Goodall’s experience illustrates that science is not a straight line from start to finish. It is an iterative process that requires a healthy dose of mental agility and perseverance. When Goodall reached a roadblock, she tried another method (and another, and another). So when your next experiment turns out to be a bust, don’t let it get you down. Failure is simply the price of admission in the scientific world. Welcome to the club!

Learn more about the process of science, the role of failure, and the value of persistence in Science: A Work in Progress and Attack the Knack, two Good Thinking! videos from the Smithsonian Science Education Center.

References

Goodall, Jane. In the Shadow of Man. New York: Houghton Mifflin Company, 1971.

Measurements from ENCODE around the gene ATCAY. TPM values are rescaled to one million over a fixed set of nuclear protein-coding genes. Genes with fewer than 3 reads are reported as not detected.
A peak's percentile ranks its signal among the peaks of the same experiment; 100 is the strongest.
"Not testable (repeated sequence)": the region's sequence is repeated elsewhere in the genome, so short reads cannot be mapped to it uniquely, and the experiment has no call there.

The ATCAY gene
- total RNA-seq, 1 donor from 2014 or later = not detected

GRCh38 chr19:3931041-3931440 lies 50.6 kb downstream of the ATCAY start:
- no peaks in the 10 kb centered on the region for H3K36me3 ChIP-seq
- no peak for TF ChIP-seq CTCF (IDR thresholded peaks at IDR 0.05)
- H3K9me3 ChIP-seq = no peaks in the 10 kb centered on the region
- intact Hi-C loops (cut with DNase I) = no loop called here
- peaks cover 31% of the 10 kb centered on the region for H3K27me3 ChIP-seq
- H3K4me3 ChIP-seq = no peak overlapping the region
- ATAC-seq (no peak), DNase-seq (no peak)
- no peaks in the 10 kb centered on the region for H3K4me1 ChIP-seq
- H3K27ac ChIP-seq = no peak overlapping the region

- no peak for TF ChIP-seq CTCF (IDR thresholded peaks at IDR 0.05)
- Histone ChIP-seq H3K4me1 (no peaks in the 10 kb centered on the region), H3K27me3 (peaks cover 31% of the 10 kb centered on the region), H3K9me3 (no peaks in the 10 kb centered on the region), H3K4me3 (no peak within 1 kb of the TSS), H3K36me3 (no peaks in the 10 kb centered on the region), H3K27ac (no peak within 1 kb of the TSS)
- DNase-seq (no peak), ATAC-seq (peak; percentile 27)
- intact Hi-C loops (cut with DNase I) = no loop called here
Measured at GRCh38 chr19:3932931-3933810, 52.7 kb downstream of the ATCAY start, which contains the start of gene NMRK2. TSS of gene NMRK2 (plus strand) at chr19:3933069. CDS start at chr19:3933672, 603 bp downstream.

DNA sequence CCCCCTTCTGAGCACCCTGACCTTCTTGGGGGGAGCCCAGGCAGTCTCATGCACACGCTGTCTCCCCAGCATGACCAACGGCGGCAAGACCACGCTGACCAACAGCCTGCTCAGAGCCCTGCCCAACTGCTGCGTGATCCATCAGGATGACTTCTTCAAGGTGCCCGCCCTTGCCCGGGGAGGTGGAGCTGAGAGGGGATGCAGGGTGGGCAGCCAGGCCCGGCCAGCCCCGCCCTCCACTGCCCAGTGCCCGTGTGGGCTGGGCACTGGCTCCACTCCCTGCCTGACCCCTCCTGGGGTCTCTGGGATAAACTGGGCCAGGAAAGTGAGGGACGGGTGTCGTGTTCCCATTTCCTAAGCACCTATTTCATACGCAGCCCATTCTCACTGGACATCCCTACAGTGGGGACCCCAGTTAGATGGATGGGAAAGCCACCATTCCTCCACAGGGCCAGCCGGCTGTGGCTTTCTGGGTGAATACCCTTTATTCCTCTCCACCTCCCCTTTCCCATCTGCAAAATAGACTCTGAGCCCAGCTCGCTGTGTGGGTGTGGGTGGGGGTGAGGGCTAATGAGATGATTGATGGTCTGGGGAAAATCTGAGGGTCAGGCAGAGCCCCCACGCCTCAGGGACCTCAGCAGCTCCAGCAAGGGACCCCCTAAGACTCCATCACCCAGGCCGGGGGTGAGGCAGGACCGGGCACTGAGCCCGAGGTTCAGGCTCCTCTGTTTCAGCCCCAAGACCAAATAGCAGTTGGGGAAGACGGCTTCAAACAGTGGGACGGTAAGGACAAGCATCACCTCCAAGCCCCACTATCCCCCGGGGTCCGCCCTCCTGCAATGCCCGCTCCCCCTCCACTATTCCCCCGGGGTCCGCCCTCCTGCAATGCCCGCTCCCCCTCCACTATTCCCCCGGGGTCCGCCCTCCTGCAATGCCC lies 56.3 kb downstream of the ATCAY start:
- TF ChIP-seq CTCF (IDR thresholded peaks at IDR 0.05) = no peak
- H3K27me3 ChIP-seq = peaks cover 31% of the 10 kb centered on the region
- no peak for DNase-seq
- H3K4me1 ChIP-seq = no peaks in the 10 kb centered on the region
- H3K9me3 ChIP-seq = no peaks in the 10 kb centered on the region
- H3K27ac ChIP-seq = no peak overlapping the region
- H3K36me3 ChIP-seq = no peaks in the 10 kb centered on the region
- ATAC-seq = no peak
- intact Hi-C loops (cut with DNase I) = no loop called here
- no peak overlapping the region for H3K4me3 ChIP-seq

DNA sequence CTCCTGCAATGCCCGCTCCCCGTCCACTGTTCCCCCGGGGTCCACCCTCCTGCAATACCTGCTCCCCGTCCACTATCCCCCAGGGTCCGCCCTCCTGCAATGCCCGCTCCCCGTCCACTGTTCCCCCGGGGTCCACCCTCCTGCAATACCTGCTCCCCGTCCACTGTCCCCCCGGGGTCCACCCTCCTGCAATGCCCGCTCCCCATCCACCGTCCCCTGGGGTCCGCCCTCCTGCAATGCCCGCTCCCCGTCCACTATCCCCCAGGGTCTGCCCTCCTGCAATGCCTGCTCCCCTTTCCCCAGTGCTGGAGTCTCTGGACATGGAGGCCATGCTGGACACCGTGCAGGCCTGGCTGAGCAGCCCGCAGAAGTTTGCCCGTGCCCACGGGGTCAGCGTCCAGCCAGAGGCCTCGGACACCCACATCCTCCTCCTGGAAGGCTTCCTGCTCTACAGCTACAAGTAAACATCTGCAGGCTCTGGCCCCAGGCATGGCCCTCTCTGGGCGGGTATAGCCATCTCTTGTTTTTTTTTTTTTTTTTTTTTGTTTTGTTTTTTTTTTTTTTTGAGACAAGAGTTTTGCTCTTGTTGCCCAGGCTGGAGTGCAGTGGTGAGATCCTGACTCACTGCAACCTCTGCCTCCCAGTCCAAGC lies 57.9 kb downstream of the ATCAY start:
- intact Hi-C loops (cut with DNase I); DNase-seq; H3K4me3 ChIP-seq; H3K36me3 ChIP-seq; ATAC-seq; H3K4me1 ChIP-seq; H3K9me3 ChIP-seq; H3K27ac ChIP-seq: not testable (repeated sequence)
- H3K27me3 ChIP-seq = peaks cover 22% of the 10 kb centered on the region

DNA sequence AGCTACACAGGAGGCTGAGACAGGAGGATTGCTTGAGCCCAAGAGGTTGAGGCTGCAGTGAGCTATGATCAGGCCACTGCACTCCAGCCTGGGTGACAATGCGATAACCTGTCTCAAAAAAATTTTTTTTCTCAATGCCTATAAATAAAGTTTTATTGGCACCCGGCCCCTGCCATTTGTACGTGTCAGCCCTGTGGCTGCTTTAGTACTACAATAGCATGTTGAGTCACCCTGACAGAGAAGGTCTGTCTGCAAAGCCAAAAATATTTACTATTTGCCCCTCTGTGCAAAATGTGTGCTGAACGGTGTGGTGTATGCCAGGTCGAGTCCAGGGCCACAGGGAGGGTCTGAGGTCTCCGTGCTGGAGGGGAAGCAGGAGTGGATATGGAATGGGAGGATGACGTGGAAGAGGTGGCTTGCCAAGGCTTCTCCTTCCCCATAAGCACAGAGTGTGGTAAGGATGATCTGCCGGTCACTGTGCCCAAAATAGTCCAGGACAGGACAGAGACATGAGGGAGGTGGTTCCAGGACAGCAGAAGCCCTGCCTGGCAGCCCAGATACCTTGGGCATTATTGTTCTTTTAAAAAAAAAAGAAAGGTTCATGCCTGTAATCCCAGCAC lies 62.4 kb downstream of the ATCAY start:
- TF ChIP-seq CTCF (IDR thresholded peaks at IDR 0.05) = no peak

Logan Schmidt

Logan Schmidt is a Curriculum Developer at the Smithsonian Science Education Center. Logan learned at an early age that the only thing she liked better than science was talking to people about science, and she has spent the last twenty years pursuing that passion. Logan began her career as a teen volunteer in the rainforest and aquarium exhibits of Discovery Place Science Museum, and went on to hone her educational skills at museums, aquariums, wildlife refuges, penguin colonies, publishing companies, and the classroom. She has a B.A. in Biological Sciences and Classics from Wellesley College and a Masters of Science in Teaching with a concentration in Secondary Biology from Boston College’s Lynch School of Education. In her spare time, Logan enjoys volunteering at the USO, fishing at the Tidal Basin with her fly rod, and searching for the city’s best mozzarella sticks.